Jump to content
The Great War (1914-1918) Forum

Remembered Today:

What percentage of the British Army were under 18?


GlenBanna
 Share

Recommended Posts

Has anyone ever seen a breakdown of the numbers in each age range that served in the British Army. What percentage of the British Army were under 18?

Glen

Link to comment
Share on other sites

Do you want to include or exclude those serving in Home postings, and include/exclude the many 'boys' such as drummer, bugler, trumpeter, tailor who were serving, and include/exclude those under age being paid as men because they lied about their age.

And what period are you talking about?

Before asking such a wide question you need to define your parameters more than a little.

Link to comment
Share on other sites

I would hazard a guess and say during the period that the great war was on (seeing as it's asked on the GWF), and taking the Army as a whole, as no mention of excluding members nor areas is made.

Grant

Link to comment
Share on other sites

Yes Grant. Thanks. I had assumed that as it was the Great War Forum it would be taken to mean 1914-18 and include all serving soldiers.

Glen

Link to comment
Share on other sites

I have seen a figure of 250,000 mentioned, but that was extrapolated from a small and probably unrepresentative sample. If it is accurate, it would equate to about five per cent. I think this is way too high.

If every infantry drummer was under 18, that would imply around one and a half per cent.

I'm inclined to agree with Tom, except that I would say one per cent or less.

Of course, many who were enlisted under 18 (i.e. who lied about their age) would have turned 18 during their service. Some whose imposture was detected, and were discharged, early in the war, would have been conscripted later. The bandleader Victor Silvester was one of these.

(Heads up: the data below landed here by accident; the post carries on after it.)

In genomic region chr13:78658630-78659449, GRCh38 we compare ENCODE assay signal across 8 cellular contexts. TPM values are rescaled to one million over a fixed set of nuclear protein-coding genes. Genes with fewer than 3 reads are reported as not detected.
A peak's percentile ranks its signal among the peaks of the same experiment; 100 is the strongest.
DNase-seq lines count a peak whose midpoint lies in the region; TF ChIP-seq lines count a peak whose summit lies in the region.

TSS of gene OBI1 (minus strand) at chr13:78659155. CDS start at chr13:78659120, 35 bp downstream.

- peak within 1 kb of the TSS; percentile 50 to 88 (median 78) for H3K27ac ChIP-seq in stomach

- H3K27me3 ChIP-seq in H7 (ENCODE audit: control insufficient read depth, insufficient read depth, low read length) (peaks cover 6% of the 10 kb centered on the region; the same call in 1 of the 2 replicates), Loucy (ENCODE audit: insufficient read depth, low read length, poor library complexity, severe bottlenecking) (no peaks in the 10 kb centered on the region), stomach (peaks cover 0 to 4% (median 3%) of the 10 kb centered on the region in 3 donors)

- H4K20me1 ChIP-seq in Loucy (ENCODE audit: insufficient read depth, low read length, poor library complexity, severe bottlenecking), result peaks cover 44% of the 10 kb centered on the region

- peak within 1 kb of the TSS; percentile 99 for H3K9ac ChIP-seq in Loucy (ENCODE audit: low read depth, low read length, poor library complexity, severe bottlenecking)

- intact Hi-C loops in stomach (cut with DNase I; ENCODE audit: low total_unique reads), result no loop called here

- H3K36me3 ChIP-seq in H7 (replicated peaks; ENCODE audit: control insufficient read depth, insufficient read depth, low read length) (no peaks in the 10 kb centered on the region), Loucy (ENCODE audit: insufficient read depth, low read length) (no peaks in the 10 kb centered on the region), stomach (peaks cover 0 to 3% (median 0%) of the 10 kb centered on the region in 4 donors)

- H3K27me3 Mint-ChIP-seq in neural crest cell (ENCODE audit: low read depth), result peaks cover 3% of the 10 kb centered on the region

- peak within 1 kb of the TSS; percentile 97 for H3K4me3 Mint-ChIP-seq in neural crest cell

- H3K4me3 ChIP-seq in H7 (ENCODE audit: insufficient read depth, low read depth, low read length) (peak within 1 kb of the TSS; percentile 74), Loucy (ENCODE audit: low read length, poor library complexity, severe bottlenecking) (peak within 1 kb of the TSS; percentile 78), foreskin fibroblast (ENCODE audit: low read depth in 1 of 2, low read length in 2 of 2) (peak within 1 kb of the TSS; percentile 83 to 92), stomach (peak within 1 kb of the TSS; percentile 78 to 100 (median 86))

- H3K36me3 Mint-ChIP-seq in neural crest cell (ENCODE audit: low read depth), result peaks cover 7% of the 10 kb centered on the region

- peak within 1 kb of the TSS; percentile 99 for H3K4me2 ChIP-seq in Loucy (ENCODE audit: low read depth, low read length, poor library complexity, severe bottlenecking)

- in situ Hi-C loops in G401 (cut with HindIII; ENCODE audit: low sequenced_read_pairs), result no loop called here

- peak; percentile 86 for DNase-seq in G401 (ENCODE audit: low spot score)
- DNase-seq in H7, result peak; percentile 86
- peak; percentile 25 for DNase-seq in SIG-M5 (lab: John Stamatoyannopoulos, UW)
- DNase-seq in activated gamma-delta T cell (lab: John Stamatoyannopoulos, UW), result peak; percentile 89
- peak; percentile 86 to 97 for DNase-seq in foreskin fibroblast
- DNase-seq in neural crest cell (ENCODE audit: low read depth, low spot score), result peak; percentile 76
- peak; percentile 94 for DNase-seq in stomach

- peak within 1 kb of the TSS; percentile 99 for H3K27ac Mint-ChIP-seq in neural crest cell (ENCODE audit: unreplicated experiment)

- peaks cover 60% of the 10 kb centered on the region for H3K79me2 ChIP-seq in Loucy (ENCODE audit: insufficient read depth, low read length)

Ron

Link to comment
Share on other sites

Has anyone ever seen a breakdown of the numbers in each age range that served in the British Army. What percentage of the British Army were under 18?

Glen

Richard Van Emden's "Boy Soldiers of the Great War" (currently £6 on Amazon) is an excellent source of info on this, I'd quote what he estimates but the books in my locker at work, he does however make it clear that it's hard to get a figure due to boys not needing to produce birth certs and lying about there age, stealing older Brothers birth certs or not having a birth cert as registration in the late 19th early 20th century wasn't compulsory.

It also covers a campaign to have Boy Soldiers released from service which ended with Boys under 17 1/2 I think being released and older Boys being held in camps behing the lines till they reach service age, he mentions cases of 17 year old Cpls with medals for bravery in these "Camps".

I'm doing this from memory so please forgive any inaccuracies.

Sam

Link to comment
Share on other sites

Setting aside patriotism and the desire to join in before any action was over, or indeed to see the world,

the only reason to lie about age 18 was financial: a 'boy' was under 18 years and received 8d per day, instead of a minimum of 1/- [12d] for a man.

And another thing: there is a sentimental hangup in the Britisch psyche about 'drummer boys'. Whilst it is true that many drummers enlisted as 'boys', at any one time there was every incentive for an infantry battalion to keep the boys in the Corps of Drums [and indeed the Band] to a minimum. There were many practical reasons why 'boys' were not the best item to have around on active service. A secondary duty of the Drums was ammunition supply, and that was heavy work. A secondary duty of the Band was stretcher bearing: again, man's work.

I once did a couple of analyses of the age of drummers, at Isandhlwana 1879 and Mons 1914 ..... which I cannot lay my hands on, but they were far from 50% of the Corps. So even 1% is probably an overestimate.

[For 'Drums' read 'Bugles' for LI and Rifles, of course].

Link to comment
Share on other sites

Create an account or sign in to comment

You need to be a member in order to leave a comment

Create an account

Sign up for a new account in our community. It's easy!

Register a new account

Sign in

Already have an account? Sign in here.

Sign In Now
 Share

×
×
  • Create New...